What have they given us? Soccer.  Bullfighting, maybe.  That’s it. Jai Alai? That’s only watched by degenerate gamblers.  Hockey? Hell, no Americans play it.

We’re better athletes than the rest of the world, too.  Eastern Bloc countries used to challenge us. The Soviet Union was a group of like 20 countries–no wonder they won a lot of Olympic medals.  Each on its own can’t match us.  Now, the East Germans (yes, kids, there used to be an East Germany) gave us massive she-male swimmers.  We could have done that, but we like our chicks hot.   And female.

East German mad scientists did this to their women in an effort to compete with Americans.


American money is just better.  It looks like money.  That’s why it’s the international choice for business exchange.  Look at what other countries have to use:

The poor Albanians. I don’t even know if this is a lot of money, but wouldn’t you be embarrassed to pull this out at Walmart? It looks like it was drawn by a third grader.

Of course, dictators always mar their money:

It’s bad enough that Ghaddafi oppressed everyone. He didn’t even have enough respect for his citizens to use a decent picture. It looks like he just got out of the shower.

Our money has former presidents and other impressive dignitaries (with the possible exception of Salmon Chase) on it.  Plus, our One Dollar Bill has a weird, mystical-looking image on the back.

The freaky backside of the One Dollar Bill.  Note the foreign gibberish.

Some foreign money looks like napkins.  Some of it looks like old paper bags.  Ours is just much better.  Plus, it’s American.  Stuff  a 1 Dinar bill in a stripper’s g-string, and you’ll not only get ignored, but a bouncer will probably beat the bejesus out of you.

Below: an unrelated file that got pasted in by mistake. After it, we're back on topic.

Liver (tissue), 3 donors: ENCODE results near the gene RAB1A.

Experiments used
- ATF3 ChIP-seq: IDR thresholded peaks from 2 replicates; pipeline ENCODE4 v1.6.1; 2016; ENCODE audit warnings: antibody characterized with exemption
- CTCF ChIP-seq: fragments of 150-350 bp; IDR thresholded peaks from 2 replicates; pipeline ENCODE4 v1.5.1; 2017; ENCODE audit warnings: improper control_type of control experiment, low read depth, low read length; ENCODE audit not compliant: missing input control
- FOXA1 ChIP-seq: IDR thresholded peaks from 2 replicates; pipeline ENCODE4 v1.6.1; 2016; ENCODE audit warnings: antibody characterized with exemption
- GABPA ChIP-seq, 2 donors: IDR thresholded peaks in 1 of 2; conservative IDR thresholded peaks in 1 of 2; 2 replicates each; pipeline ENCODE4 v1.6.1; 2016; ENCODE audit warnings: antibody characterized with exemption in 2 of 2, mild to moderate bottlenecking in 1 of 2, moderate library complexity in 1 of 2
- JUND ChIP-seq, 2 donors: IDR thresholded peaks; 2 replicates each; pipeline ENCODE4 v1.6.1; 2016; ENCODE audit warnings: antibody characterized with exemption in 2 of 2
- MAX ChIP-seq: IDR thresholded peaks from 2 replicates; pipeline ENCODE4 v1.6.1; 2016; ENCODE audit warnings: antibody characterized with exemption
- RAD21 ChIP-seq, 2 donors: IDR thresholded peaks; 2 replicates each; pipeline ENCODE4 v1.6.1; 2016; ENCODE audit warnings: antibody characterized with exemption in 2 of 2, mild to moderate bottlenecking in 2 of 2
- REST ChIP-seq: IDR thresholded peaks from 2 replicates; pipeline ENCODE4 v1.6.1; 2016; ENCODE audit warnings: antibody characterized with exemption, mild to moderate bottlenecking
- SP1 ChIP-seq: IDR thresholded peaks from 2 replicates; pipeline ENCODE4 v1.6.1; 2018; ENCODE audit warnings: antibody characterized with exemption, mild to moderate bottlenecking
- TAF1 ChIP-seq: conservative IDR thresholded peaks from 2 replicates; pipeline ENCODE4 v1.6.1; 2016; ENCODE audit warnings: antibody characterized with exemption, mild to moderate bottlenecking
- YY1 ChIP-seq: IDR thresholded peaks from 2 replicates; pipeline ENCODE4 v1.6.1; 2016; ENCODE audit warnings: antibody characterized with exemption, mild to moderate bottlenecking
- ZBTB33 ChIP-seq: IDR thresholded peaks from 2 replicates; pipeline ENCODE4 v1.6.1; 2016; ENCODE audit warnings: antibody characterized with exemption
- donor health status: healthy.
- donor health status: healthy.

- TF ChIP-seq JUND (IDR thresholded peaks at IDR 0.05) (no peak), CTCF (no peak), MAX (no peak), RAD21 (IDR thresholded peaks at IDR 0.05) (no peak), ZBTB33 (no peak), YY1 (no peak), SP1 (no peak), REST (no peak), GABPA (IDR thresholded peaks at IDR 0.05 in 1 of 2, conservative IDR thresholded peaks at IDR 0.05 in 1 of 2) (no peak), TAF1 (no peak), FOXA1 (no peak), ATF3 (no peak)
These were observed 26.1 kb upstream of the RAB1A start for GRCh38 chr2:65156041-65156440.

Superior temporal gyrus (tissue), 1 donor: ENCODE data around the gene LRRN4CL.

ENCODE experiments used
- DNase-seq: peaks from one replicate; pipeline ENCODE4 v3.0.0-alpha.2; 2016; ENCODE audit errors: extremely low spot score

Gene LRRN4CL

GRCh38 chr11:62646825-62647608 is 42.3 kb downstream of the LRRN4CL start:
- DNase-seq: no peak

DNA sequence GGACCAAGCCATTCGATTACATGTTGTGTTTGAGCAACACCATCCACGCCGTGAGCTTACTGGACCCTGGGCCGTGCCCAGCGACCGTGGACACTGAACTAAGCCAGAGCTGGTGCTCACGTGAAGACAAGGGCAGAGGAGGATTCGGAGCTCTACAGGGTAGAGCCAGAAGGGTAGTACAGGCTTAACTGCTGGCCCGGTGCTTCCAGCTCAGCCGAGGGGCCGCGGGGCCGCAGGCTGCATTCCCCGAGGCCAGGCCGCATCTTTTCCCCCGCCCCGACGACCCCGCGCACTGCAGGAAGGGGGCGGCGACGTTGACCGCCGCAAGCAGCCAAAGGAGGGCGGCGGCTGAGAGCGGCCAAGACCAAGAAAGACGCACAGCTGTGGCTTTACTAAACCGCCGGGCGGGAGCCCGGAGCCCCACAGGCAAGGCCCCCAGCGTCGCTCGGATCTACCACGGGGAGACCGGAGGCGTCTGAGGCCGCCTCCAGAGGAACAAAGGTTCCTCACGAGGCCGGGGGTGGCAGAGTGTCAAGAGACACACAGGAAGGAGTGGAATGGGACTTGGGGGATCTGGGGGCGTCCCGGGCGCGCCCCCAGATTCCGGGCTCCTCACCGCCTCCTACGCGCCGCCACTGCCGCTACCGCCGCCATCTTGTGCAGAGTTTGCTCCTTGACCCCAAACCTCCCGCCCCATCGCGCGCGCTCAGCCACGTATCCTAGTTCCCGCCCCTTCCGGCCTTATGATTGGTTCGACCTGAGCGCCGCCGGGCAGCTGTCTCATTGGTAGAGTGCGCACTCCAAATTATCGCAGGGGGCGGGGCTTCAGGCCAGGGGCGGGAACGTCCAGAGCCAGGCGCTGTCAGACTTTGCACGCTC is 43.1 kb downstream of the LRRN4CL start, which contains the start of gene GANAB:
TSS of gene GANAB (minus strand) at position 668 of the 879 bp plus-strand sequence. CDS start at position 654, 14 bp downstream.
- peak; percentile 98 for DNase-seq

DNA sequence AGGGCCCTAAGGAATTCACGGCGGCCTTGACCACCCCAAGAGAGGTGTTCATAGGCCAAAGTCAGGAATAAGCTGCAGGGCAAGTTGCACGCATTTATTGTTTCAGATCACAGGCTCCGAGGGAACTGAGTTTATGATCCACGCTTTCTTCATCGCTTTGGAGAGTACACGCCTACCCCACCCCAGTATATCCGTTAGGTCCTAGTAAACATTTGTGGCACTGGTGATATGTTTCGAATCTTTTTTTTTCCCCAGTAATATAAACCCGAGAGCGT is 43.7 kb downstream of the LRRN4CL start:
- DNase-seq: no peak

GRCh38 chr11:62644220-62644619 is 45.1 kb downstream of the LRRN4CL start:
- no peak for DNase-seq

Finally, we have the $2 bill, greatest of all monetary denominations.  It’s worth two dollars, of course, but if you use one, look at the faces light up!  If you give a stripper a $2 bill she’ll dance for you all night, at least that’s what I’ve heard.


We invented rock ‘n’ roll.  And country music. Nuff said.  Oh, I know about Mozart and Beethoven and Bach and those other haughty composers.  But, we flat rock.  The rest of the world is still trying to catch up.

The British have made inroads in rock, of course, but they speak English.  Plus, when they sing, most of them do so without that goofy accent.  That’s counterbalanced by their shameful ending of Jerry Lee Lewis’s career.  Apparently, the Brits have a problem with someone marrying his cousin–unless that someone is called a Prince or King.  By the way, who had the number 1 single in the UK for 11 weeks in the 1950’s?  Slim Whitman, American.  That little record only lasted 36 years.

Australia and Scotland gave us AC/DC.  For that, we are forever grateful.  Beyond that, the rest of the world can’t say much.

There is one area where we failed miserably.  Christian Rock.  It’s like milk and Coca-Cola.  Separately, they are both excellent.  Combined, they’re awful.  Christian rock works the same way.  It’s like Soviet hair bands during the Glasnost Era.  It just doesn’t work.  We apologize for trying.


Here’s what we have:

  • Sports (see above)
  • Music (see above)
  • Movies (no subtitles)
  • Tractor Pulls
  • Celebrities
  • Rodeos
  • Eating contests
  • TV (again, no subtitles)

Here’s what they have:

  • Goat-carcass polo
  • Royal Families
  • Hockey
  • American Flag burning
  • Telemundo (actually, it’s pretty good)
  • Incomprehensible Swedish films
  • Anti-American chanting
  • Vodka (Russia only)
  • Loathsome diseases
  • Civil war

I’ll admit that they hold their own in pornography (that’s what I’ve been told).  Otherwise, all our stuff is better.